Monthly Archives: September 2007

More 2008 LEGO Castle, Indiana Jones, and Star Wars set pictures [News]

Well, it’s that time of the year again. Fans everywhere are running across better and better pictures of upcoming sets. Eurobricks is famous (dare I say notorious?) for finding leaked pictures, and this latest batch is no exception.

Bearing in mind that we don’t yet know if these are just prototypes, and that LEGO has not yet confirmed that these are even “official,” here are a few of my favorites (see Eurobricks for bigger pictures and several more I didn’t include here):

7622 Race for the Stolen Treasure:

7620 Motorcycle Chase:

7668 Rebel Scout Speeder:

7036 Dwarfs Mining:


Of particular note for Castle fans:

  • Trolls in brown and green.
  • Green dragon with armor.
  • Two new helmets for the goblins and two more for the dwarfs.
  • A new sword for the goblins and a new club for the trolls.
  • Two new beard designs for the dwarfs.

BrickForge Barnyard Animals [Review]

Josh’s post earlier today reminded me that I hadn’t gotten around to posting a review of the new animals from BrickForge. Let’s get started.

Three animals are available from BrickForge:

  • Cow (in screen-printed Holstein and black varieties): $5.00
  • Pig (in pink, black, and white): $3.00
  • Sheep (in white and black): $3.00

You can also buy white horns for $0.50 a pair, and pink udders for $0.50 each. (The brick and plate on the Holstein and the saddle on the steer are from my own collection.)

The Cows
BrickForge cows are comparable in size to official horses, but with shorter legs. Like LEGO horses, there’s a slot on the back where you can put a saddle (rodeo!), a hitch, or bricks to fill in the space. Unfortunately, you can’t put a barding on a cow. I tried.

The head, which is articulated, includes two holes where you can put any standard rod-sized element, such as Viking horns — and the BrickForge horns fit in holes of the same size on official elements:

Moo! Frat Boy

The Holstein and the black cow integrate well with official LEGO, though they both feel a little lighter than a LEGO element of equivalent size. Without horns, the holes for horns look a little weird on the side of the head, but I’d rather have holes in my cows’ heads than no way to put horns on them! I think the Holstein looks great with an udder (which I haven’t tried removing, so I don’t know how easy that is), and the black cow looks great with a saddle or hitch.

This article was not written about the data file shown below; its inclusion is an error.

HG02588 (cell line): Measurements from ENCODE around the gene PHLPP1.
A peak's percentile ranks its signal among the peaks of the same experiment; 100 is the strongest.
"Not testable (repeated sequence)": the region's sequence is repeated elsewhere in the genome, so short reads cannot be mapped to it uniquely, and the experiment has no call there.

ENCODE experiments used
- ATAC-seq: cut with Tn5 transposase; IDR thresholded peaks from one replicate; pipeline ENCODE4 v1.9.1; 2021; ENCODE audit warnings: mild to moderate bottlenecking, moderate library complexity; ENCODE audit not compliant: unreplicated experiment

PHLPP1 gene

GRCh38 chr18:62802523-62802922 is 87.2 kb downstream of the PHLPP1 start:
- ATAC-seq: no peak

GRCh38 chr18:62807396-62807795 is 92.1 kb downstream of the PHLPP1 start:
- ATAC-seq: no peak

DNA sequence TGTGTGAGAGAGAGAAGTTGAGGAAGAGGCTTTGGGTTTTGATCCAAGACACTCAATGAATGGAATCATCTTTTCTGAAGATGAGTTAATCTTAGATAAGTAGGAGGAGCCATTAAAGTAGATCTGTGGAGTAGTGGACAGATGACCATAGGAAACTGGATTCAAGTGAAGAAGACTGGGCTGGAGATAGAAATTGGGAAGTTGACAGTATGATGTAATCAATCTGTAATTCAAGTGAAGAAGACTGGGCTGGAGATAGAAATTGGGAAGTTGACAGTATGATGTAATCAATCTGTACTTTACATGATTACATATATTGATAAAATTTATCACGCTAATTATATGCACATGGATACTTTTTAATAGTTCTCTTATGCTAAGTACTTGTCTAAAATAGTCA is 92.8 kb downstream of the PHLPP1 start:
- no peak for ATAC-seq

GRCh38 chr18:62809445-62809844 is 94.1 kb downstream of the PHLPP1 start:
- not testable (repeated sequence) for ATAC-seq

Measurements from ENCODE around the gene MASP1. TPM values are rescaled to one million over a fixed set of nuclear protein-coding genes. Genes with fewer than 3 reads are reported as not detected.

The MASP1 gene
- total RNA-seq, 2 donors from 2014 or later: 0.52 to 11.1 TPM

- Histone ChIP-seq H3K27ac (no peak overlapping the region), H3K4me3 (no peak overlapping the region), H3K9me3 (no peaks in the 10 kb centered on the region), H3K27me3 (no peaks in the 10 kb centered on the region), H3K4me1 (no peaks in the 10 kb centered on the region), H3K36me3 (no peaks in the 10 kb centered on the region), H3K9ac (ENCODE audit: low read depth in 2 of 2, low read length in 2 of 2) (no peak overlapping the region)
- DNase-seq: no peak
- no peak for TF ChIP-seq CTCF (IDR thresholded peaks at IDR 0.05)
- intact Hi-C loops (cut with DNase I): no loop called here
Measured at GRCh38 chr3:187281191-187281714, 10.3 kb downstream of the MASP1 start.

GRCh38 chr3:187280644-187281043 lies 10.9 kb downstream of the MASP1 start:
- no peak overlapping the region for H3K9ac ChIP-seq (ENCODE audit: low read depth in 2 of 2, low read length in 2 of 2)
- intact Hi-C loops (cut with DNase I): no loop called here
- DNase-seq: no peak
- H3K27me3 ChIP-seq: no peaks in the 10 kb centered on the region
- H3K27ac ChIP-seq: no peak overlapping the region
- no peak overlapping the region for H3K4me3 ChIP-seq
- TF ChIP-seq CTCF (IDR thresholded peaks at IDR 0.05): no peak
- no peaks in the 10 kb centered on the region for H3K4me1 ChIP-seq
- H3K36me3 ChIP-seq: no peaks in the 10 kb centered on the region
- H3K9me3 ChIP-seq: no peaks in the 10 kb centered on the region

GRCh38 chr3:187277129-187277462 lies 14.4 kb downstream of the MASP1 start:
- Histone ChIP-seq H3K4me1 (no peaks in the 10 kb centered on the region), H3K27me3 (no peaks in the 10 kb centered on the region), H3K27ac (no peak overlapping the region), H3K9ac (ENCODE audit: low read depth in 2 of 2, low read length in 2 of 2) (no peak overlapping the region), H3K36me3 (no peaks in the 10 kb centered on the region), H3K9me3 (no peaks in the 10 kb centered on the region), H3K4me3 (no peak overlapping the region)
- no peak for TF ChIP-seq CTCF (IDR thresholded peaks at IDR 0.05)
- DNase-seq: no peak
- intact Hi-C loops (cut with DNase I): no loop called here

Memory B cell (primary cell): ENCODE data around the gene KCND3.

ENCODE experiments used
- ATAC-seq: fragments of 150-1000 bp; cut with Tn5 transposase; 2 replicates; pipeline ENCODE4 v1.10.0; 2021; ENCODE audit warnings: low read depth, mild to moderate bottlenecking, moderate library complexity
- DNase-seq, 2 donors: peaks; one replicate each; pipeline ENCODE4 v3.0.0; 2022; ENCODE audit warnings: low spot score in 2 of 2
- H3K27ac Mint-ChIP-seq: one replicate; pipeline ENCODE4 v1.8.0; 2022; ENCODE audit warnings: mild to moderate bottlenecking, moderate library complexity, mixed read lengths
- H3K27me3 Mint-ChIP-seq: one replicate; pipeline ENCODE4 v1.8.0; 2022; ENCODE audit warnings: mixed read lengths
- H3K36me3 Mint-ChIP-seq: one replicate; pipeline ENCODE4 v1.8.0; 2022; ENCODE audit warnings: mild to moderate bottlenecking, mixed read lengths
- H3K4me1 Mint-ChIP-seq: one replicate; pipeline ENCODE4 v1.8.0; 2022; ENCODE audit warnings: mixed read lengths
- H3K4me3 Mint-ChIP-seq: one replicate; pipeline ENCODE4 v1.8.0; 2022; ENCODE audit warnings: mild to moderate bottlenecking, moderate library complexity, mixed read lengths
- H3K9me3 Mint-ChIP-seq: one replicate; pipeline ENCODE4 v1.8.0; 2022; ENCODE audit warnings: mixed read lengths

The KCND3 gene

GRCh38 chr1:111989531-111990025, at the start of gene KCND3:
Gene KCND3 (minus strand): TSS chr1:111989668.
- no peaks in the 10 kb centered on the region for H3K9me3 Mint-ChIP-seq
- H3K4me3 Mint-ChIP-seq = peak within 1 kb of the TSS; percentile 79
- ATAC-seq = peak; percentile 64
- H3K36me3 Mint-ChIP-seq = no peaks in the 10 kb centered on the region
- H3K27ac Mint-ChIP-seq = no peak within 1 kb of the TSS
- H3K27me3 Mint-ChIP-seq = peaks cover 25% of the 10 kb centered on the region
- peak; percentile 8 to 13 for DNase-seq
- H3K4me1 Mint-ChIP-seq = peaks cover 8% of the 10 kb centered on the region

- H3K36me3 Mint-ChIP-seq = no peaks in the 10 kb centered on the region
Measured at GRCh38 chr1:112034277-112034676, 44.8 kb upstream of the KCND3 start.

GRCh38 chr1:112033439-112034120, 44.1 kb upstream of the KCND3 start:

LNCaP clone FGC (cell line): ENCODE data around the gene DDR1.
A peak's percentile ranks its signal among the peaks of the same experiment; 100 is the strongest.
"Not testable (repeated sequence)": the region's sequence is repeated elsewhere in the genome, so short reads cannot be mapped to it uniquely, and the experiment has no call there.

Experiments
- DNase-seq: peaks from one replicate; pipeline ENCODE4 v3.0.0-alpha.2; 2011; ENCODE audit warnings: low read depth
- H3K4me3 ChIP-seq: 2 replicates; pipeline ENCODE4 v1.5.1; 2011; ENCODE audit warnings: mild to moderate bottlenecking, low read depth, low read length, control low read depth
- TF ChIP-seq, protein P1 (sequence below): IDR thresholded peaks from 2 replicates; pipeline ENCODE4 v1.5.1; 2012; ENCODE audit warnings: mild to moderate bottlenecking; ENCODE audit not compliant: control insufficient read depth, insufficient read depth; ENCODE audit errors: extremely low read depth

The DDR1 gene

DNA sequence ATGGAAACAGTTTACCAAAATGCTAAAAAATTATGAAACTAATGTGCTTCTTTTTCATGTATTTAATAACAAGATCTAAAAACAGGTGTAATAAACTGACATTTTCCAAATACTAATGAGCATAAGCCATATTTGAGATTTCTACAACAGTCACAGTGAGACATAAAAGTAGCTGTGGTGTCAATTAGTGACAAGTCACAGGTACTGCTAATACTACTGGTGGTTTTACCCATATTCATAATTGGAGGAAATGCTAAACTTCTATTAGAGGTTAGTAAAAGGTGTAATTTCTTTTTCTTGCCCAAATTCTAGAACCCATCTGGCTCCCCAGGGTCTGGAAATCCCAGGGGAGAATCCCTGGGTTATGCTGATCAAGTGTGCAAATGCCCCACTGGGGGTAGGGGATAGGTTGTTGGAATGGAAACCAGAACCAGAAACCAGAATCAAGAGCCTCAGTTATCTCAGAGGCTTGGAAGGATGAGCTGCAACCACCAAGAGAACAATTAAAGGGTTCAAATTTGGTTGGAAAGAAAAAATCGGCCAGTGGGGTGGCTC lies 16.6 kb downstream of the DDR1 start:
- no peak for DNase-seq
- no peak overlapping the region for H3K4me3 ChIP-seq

Pigs and Sheep
BrickForge pigs and sheep are about the same size as LEGO dogs. Like dogs, they don’t have any articulation, but their feet fit on any sequence of 1×3 studs (or any pair of studs one stud apart). They look and feel very much like LEGO. I especially like the pink pig, and all the pigs’ curly tails:

The same fundamental criterion I used in my review of BrickForge weapons applies to these animals: “How well do these custom elements fit into my existing LEGO collection?”

My life would still be complete without historically accurate weapons or modern guns (though I think both BrickForge and BrickArms make some amazingly cool stuff), but I’ve been wanting more animals from LEGO for many years. Not only do they fit in well with my collection, these latest additions to the BrickForge product catalog fill a real gap in what’s been released so far by The LEGO Company. I wholeheartedly recommend them.

Finally, be sure to check out Mark Larson’s review on, the discussion on, and Martin Jaspers’ review on Brickshelf. Martin’s review includes color comparisons I couldn’t do in the poor lighting I’m stuck with at the moment:

Getting in on some post-apocalyptic action

I couldn’t help myself, I just had to build something post-apocalyptic of my own. The tank in the picture above is a work-in-progress, and ultimately I’d like to build a diorama for the vehicles and minifigs, but I like the ‘figs enough to call them done.

The Jomon clan:

Their allies the Emishi:

And their enemies, the Yamato:

Van Gogh and Sir Francis Drake by Michael Jasper

Michael Jasper never ceases to amaze in his ability to evoke the spirit of famous historical characters. Oh, and he’s one of the most innovative minifig builders around — check out Van Gogh’s painting and those pantaloons on Sir Francis Drake!

Vincent van Gogh:

Sir Francis Drake (and his wondrous pantaloons):